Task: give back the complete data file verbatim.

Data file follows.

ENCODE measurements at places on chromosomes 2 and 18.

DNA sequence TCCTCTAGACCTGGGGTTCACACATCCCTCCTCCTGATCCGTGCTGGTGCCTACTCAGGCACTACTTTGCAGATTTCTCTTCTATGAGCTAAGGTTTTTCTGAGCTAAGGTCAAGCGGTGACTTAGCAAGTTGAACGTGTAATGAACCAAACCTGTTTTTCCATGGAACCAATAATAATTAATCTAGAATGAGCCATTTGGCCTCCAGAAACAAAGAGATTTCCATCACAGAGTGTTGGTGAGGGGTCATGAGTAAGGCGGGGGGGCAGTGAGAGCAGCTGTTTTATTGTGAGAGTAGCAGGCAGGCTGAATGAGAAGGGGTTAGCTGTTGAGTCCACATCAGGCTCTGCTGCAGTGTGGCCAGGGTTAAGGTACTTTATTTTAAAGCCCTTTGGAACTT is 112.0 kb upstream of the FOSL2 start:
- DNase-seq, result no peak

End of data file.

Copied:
ENCODE measurements at places on chromosomes 2 and 18.

DNA sequence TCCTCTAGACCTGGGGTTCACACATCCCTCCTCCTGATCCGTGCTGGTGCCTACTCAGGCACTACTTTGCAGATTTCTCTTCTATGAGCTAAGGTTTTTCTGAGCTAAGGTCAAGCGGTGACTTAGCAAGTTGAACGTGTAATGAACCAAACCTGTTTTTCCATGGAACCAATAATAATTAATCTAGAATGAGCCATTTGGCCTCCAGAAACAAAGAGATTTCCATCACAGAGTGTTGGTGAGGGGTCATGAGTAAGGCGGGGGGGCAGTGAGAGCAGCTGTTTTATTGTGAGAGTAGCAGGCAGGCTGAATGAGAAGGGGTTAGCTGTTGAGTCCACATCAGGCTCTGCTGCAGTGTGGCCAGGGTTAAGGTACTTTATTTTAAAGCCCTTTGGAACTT is 112.0 kb upstream of the FOSL2 start:
- DNase-seq, result no peak